4. Brewer, B. W, Van Raalte, J. L and Linder, D. E. 1993. Athletic identity: Hercules’ muscles or Achilles heel?, International Journal of Sport Psychology 24: 237–54


Ronald E. Smith and Yuichi Shoda, “Personality as a cognitive-affective processing system“, in: Corr, Ph. J. & Matthews, G. (eds.) 2009. The Cambridge Handbook of Personality Psychology. New York: Cambridge University Press


Corr I
Philip J. Corr
Gerald Matthews
The Cambridge Handbook of Personality Psychology New York 2009

Corr II
Philip J. Corr (Ed.)
Personality and Individual Differences - Revisiting the classical studies Singapore, Washington DC, Melbourne 2018
Ethics Nozick II 17
Ethics/Nozick: there is no argument, which Hitler had to bow to. - This means that we cannot regard ethics as absolute, but: E.g. Heimson: does not bring our belief system about personal identity in the same way at risk. - We have more of a "How's that possible?" - Question about ethics than about personal identity. ---
II 118
Categorical imperative/Kant/Nozick: when the content could be extracted from the form, it would not be a "hard fact" (brute fact) anymore. - It would arise necessarily from the form. ---
II 570
Ethics/Nozick: how important is it, anyway? - As long as the meaning of our lives is not shown, ethics and values appear to be meaningless. ---
II 631
Ethics/moral/reduction/Reductionism/Nozick: VsReductionism: infringes the principle that everything has a value in itself. - NozickVsVs: this is not only theoretically wrong but also morally wrong.

No I
R. Nozick
Philosophical Explanations Oxford 1981

No II
R., Nozick
The Nature of Rationality 1994

Honesty Cultural Psychology Slater I 169
Honesty/cultural psychology: the cultural specificity of children’s reasoning about lying and truth telling, with a focus on differences between Western and East Asian cultures has been in focus of recent research. This contrast is of particular interest in light of arguments by cultural theorists that there are important qualitative differences between Western and East Asian cultures, with individualism versus collectivism being the most widely studied dimension (see Oyserman, Coon, & Kemmelmeier, 2002(1) for a meta-analysis). Individualism involves a focus on individual rights and interests, with personal identity being based upon individual accomplishments.
Collectivism focuses on the interests of a collective, with personal identity being based upon harmony within the group and participation in community-oriented activities. These differences point to different goals for interpersonal communication, with Western cultures placing greater emphasis on freedom of choice, self-esteem, and well-being, and East Asian cultures placing greater emphasis on collective goals and group cohesiveness.
These differences call into question whether a model such as Kohlberg’s (>Morality/Kohlberg, >Honesty/Kohlberg) can be generalized across cultures, and raise the possibility of substantial cross-cultural differences in beliefs about what it means to be moral. Although lying in politeness situations tends to be evaluated similarly by children in East Asia and in the West (Xu, Bao, Fu, Taiwar, & Lee, 2010)(2), there are cross-cultural differences in how the lies are justified.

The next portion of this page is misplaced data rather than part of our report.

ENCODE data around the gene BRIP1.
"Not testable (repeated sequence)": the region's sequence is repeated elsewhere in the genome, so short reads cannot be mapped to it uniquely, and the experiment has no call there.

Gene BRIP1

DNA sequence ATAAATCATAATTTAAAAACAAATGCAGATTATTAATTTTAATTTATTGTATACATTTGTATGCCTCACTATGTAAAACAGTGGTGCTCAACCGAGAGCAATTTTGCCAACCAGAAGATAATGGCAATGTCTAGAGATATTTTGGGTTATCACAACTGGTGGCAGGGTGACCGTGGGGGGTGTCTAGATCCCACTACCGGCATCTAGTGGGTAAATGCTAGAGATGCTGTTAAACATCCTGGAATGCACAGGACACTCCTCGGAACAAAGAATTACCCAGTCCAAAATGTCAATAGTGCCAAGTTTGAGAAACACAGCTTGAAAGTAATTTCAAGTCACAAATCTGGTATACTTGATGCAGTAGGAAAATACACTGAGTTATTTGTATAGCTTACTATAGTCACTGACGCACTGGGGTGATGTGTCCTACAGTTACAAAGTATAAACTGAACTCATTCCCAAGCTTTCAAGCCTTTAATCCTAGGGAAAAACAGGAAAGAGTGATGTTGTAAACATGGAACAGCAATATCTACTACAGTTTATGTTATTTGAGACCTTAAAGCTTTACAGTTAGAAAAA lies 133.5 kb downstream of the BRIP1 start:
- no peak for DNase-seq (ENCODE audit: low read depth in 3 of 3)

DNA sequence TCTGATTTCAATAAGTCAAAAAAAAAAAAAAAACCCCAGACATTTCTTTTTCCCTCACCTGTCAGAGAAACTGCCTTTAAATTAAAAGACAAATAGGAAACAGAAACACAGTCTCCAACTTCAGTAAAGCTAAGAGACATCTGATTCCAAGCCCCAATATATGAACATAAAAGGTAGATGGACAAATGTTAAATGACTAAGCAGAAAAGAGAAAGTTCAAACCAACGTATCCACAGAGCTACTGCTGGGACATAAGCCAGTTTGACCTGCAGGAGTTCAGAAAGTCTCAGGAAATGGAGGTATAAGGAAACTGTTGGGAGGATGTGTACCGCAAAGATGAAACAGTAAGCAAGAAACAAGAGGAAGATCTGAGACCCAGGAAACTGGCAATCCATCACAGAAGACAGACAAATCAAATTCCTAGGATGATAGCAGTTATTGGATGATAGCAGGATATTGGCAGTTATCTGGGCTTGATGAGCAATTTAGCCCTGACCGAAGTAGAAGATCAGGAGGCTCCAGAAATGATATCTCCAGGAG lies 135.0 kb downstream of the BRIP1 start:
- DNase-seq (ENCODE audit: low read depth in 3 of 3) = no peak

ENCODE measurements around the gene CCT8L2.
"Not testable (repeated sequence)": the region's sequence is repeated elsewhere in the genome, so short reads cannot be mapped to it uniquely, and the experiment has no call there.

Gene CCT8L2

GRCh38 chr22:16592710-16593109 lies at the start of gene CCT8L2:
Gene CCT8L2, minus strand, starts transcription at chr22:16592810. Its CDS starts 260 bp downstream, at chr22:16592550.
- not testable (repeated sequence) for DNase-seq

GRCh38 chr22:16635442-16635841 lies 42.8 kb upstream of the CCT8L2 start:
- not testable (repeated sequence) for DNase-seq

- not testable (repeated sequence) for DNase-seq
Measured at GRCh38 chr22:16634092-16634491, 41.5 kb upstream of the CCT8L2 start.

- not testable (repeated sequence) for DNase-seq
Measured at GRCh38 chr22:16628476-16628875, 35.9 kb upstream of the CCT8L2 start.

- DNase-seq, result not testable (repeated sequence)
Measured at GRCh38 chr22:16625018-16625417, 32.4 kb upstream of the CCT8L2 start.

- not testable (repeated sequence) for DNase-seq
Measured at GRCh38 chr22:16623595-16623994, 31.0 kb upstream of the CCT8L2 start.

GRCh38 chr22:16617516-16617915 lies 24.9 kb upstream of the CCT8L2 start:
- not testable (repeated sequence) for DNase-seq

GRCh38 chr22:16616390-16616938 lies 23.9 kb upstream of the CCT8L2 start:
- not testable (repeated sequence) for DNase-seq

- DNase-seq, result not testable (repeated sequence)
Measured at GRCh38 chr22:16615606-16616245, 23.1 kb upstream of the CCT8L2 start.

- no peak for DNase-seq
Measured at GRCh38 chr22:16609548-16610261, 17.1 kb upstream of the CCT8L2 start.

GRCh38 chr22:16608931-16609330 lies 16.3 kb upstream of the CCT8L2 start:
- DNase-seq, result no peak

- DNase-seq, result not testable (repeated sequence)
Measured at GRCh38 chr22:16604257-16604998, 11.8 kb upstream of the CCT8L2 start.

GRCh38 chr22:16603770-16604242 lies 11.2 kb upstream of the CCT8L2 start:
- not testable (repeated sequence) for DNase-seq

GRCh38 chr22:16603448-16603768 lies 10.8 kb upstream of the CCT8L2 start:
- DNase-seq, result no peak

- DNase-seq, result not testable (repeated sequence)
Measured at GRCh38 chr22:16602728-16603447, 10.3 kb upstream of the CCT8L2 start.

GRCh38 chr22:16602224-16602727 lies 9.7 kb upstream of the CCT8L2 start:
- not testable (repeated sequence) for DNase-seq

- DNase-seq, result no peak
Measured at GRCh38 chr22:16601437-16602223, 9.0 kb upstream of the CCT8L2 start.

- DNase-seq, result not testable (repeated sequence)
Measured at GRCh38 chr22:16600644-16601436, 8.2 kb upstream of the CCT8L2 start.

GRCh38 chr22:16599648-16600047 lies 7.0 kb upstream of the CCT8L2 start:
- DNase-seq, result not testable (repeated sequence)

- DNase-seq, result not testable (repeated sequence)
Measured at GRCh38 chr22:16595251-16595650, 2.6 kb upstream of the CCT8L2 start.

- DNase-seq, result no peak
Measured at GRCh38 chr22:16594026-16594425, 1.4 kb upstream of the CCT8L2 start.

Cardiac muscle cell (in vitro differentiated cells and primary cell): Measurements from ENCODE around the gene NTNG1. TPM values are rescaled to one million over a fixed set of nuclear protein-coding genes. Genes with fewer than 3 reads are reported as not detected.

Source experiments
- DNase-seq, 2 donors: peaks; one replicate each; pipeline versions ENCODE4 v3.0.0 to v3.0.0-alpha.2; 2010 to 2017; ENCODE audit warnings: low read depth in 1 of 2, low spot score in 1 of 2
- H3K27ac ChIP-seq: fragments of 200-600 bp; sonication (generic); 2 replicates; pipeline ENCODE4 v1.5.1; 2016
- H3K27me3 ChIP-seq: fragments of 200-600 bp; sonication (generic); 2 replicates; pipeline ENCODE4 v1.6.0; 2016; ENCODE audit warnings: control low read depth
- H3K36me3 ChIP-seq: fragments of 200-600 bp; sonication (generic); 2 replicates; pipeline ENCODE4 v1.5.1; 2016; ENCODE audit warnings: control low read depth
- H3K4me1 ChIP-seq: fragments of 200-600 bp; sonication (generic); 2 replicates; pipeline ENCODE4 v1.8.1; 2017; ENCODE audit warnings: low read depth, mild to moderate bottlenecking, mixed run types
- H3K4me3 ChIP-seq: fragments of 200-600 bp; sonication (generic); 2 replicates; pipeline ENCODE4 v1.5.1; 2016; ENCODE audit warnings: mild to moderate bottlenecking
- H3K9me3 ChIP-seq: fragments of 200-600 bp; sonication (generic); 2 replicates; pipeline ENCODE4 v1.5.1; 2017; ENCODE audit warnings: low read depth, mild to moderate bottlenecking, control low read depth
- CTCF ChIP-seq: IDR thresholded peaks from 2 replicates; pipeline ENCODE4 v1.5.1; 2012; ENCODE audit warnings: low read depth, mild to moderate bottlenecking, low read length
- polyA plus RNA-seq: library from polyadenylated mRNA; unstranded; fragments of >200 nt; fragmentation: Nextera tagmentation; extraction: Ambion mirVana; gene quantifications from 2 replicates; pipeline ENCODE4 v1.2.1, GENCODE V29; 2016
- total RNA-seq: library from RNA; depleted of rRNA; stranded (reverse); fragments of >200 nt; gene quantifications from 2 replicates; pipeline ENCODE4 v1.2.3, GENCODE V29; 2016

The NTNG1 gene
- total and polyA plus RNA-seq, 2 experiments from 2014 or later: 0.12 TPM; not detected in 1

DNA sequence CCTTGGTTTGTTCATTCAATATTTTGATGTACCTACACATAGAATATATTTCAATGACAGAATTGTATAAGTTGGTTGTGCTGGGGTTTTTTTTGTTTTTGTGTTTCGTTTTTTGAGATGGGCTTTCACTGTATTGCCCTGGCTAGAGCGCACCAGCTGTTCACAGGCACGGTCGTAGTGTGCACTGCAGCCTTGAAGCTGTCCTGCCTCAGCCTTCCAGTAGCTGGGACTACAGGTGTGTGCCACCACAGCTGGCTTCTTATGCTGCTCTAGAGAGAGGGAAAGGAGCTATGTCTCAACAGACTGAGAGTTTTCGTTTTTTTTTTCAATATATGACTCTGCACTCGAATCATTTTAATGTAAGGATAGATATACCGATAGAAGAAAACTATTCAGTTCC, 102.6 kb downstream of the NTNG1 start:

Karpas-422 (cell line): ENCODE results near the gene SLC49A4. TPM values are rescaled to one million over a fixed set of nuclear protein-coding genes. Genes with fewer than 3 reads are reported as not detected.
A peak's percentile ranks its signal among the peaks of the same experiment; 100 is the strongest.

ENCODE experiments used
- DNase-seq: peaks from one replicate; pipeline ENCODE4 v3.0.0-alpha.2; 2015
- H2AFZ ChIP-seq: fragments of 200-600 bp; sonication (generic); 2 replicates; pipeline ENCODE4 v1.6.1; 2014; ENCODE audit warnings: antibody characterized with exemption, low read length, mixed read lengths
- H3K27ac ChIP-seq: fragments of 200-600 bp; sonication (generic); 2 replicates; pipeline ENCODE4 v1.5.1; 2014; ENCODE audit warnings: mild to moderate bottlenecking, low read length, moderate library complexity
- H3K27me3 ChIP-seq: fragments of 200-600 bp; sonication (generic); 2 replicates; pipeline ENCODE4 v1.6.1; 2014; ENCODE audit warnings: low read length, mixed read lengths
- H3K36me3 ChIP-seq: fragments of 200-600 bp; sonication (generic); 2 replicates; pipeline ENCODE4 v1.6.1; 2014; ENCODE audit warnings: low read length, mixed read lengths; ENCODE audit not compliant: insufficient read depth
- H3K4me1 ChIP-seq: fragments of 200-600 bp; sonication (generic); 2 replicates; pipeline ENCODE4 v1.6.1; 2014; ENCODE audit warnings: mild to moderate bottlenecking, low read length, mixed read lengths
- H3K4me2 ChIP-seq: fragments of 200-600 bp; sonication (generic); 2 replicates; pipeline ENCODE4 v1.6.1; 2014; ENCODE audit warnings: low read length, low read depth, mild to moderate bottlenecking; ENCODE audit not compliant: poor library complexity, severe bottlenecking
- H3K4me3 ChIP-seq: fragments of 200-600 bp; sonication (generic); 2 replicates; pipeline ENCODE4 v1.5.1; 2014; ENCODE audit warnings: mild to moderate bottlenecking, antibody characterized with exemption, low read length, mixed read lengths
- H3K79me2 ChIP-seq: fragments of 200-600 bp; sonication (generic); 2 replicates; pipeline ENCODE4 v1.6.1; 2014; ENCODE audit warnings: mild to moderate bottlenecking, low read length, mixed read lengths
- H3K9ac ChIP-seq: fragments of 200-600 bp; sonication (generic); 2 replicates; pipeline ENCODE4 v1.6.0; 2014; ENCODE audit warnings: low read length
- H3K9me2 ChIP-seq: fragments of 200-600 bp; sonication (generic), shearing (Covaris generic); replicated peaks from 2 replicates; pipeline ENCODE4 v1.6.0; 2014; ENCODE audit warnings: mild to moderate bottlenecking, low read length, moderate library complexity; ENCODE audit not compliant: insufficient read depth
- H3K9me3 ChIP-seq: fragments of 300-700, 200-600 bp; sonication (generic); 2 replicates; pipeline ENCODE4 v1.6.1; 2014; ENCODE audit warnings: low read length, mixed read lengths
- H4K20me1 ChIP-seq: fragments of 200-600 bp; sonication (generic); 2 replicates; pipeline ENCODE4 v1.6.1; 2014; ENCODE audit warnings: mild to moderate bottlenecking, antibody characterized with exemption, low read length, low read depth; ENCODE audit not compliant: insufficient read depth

In Western cultures, the focus is on the recipient’s emotional wellbeing, whereas in East Asian cultures the focus is on the social implications for the recipient (i.e., his or her “face” or public persona; Bond & Hwang, 1986)(3), which is consistent with evidence that individuals in East Asian cultures tend to place a high value on the ability to adapt one’s behavior across a range of social situations (Gao, 1998(4); Heine, 2001(5); Markus & Kitayama, 1991)(6).
Slater I 170
Heyman, Itakura, and Lee (2011)(7) found that Japanese children aged 7 to 11 judged the truthful acknowledgment of a good deed more negatively when it was made to an audience of classmates rather than in private. In contrast, there were no such effects of setting within a comparison group of children from the US.

1. Oyserman, D., Coon, H., & Kemmelmeier, M. (2002). Rethinking individualism and collectivism:
Evaluation of theoretical assumptions and meta-analyses. Psychological Bulletin, 128, 3—73.
2. Xu, F., Bao, X., Fu, G., Taiwar, V, & Lee, K. (2010). Lying and truth-telling in children: From concept to action. Child Development, 81, 581—596.
3. Bond, M. H., & Hwang, K. K. (1986). The social psychology of Chinese people. In M. H. Bond (Ed.), The psychology of the Chinese people (pp. 213—266). Oxford: Oxford University Press.
4. Gao, G. (1998). “Don’t take my word for it.” — understanding Chinese speaking practices. International Journal of Intercultural Relations, 22, 163—186.
5. Heine, S. J. (2001). Self as cultural product: An examination of East Asian and North American selves. Journal of Personality, 69, 881—906.
6. Markus, H. R., & Kitayama, S. (1991). Culture and the self: Implications for cognition, emotion, and motivation. Psychological Review, 98, 224—253.
7. Heyman, G. D., Itakura, S., & Lee, K. (201 1). Japanese and American chi1drens reasoning about accepting credit for prosocial behavior. Social Development, 20, 171—184.